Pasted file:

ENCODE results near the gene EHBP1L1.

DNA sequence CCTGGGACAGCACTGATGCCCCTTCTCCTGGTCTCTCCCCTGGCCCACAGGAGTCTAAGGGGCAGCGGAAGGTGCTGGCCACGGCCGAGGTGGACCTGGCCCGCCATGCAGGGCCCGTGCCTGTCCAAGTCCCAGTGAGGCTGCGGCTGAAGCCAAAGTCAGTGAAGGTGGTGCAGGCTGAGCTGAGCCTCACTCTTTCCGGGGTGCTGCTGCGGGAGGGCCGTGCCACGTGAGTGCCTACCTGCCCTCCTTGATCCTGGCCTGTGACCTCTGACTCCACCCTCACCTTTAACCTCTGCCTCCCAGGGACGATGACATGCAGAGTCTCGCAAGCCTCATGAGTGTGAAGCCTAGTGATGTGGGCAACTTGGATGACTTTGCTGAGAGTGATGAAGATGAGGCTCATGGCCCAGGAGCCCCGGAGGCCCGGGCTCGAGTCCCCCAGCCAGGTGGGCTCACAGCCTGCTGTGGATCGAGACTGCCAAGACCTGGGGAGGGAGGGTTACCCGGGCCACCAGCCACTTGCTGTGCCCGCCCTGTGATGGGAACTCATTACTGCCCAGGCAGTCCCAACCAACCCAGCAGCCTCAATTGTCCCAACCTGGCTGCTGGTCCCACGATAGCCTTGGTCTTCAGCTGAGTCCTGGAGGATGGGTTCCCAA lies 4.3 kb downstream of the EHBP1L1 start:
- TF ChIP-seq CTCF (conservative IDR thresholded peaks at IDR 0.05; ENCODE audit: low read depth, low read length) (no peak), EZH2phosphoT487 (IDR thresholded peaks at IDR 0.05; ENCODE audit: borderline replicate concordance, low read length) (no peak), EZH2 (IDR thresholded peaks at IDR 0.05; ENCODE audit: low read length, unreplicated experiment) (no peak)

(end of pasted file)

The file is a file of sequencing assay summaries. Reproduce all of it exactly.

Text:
ENCODE results near the gene EHBP1L1.

DNA sequence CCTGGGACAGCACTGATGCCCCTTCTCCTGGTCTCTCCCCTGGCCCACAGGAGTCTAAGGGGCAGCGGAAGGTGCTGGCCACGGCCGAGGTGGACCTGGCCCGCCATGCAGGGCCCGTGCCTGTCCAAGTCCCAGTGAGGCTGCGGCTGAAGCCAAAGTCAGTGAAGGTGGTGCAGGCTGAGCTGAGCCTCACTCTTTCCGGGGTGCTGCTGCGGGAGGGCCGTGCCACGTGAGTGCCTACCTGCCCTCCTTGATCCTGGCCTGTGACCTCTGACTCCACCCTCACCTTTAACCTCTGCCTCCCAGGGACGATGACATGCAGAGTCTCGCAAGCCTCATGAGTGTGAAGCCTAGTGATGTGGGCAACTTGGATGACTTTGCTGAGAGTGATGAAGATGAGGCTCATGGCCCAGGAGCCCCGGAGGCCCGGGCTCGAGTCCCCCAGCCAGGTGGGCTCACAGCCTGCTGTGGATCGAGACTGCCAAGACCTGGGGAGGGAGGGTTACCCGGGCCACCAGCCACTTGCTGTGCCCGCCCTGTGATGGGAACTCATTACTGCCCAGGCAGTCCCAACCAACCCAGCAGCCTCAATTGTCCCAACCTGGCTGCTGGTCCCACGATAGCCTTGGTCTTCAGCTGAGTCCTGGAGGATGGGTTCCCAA lies 4.3 kb downstream of the EHBP1L1 start:
- TF ChIP-seq CTCF (conservative IDR thresholded peaks at IDR 0.05; ENCODE audit: low read depth, low read length) (no peak), EZH2phosphoT487 (IDR thresholded peaks at IDR 0.05; ENCODE audit: borderline replicate concordance, low read length) (no peak), EZH2 (IDR thresholded peaks at IDR 0.05; ENCODE audit: low read length, unreplicated experiment) (no peak)